approves the acquisition.

Historical context note

Sitting lion finials are shown on a bench seat in Robert Campin's Annunciation (1438-40), Musee Royal des Beaux-arts, Brussels (illustrated in Monique Blanc, p.44).

Comparable chairs;
Haddon Hall, Derbyshire

AMSTERDAM, Rijksmuseum: Catalogus van Meubelen en Betimmeringen. (The Hague, 1952). no. 182, with seated lion finials facing each other, and a hinged plank in the seat with keyhole.

BOND, Francis: Stalls and Tabernacle Work. (London, 1910), p.123 illustrates a box arm-chair of similar form from the Mainwearing chapel, inscribed DOROTHY MAYNWARING (m. Sir Richard Mainwaring of Lightfield, Shropshire 1545)

Wall painting of a master seated in a chair and teaching boys c1520, Eton, Head Master's Chambers, showing a box armchair with arched back and integral(?) plinth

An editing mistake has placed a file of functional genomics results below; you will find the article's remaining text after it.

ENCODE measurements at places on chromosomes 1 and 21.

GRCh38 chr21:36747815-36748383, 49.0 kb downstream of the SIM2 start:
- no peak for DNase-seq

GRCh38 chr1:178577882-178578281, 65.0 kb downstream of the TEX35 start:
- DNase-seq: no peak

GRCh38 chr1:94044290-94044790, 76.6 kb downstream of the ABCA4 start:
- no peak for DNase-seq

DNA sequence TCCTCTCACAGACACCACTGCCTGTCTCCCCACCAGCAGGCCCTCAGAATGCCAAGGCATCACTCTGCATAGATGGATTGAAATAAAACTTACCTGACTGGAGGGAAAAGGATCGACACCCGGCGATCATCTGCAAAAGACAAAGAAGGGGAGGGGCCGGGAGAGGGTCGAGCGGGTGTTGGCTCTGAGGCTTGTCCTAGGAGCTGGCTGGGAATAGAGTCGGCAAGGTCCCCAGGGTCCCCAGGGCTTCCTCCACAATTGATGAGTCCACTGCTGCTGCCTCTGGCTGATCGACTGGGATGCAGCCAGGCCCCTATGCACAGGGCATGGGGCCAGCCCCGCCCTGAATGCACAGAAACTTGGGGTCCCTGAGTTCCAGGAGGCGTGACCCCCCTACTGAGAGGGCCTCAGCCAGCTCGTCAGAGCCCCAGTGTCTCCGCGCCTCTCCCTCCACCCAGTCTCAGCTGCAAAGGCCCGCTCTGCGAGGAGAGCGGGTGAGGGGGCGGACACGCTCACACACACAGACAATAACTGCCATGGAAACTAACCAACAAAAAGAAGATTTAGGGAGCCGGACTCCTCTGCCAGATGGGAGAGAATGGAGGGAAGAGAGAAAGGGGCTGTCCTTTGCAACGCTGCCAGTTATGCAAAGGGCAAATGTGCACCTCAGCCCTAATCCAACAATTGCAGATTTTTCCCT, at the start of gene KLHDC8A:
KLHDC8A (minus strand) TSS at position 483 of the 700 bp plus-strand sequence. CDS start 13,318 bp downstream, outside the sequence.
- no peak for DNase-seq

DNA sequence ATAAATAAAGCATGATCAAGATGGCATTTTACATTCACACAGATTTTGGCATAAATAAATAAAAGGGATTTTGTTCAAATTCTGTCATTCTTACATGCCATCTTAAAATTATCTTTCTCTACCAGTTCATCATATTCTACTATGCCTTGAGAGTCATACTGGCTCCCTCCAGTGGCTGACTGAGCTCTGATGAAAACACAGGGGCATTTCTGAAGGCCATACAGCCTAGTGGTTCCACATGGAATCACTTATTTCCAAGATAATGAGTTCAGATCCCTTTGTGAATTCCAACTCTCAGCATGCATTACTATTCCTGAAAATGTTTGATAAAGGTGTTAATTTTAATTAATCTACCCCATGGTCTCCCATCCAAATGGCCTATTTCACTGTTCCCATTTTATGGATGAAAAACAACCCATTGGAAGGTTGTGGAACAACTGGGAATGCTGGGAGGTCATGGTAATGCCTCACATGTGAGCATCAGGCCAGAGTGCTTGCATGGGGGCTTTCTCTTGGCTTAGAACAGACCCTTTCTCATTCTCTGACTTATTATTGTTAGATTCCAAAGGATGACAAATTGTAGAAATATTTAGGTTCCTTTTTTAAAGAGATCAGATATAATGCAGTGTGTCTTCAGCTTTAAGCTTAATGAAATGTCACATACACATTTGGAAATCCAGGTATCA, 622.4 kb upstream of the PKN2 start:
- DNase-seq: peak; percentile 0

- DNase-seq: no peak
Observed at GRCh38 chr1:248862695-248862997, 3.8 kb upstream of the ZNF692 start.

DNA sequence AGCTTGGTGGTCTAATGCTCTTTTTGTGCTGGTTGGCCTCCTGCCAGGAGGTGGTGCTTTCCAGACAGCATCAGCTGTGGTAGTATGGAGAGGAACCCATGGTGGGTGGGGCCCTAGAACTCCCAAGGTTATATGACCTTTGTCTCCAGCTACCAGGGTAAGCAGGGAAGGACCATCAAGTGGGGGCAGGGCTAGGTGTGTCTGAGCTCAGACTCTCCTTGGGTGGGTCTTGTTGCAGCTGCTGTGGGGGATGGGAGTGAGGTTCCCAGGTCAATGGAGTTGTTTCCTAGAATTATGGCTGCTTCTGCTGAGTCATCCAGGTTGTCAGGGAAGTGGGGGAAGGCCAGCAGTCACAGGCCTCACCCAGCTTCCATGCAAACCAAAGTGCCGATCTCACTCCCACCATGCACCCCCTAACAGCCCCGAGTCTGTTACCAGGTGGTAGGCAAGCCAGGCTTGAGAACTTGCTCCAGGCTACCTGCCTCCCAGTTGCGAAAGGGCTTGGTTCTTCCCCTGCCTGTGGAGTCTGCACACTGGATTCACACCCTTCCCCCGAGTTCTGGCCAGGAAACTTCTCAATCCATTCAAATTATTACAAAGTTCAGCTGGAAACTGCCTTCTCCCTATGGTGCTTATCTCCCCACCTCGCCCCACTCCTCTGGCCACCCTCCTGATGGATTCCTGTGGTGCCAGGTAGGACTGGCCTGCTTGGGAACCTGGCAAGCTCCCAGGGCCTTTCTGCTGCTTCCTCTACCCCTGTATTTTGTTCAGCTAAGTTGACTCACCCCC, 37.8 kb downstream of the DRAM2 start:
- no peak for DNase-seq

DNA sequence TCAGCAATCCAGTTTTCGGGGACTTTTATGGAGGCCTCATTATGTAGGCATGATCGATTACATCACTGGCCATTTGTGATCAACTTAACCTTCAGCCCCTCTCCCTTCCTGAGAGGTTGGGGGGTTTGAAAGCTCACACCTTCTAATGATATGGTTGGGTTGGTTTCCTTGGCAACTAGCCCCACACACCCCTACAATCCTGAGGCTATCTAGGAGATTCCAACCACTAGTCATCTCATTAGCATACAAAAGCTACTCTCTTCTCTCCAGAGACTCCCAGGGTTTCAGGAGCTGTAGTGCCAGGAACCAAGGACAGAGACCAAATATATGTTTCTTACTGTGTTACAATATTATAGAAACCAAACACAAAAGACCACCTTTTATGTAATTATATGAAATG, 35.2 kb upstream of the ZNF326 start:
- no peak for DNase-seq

Descriptive line

Box chair

Bibliographic References (Citation, Note/Abstract, NAL no)

Margaret Jourdain, English Decoration and Furniture of the Early Renaissance. (1500 - 1650). Vol. I. (1924?) notes that the finial lions 'probably a later addition. The flat horizontal arm of this type of chair is a noticeable feature.' p.242
Charles Tracy, English Medieval Furniture and Woodwork (London, 1988), cat. no. 321, p 194.

'ARM-CHAIR. The square back, surmounted at either end by a figure of a crouching lion, has an oblong panel carved with Classical terminal figures ending in scrolls, with two linenfold panels below. The flat arms are enclosed. The front of the box seat has two linenfold panels of simpler form than those on the back; the panelled sides and back of the chair are plain (PL.121).
Oak. About 1540
99.2 X 69.8 X 47 cm
Mus. No. W. 39-1920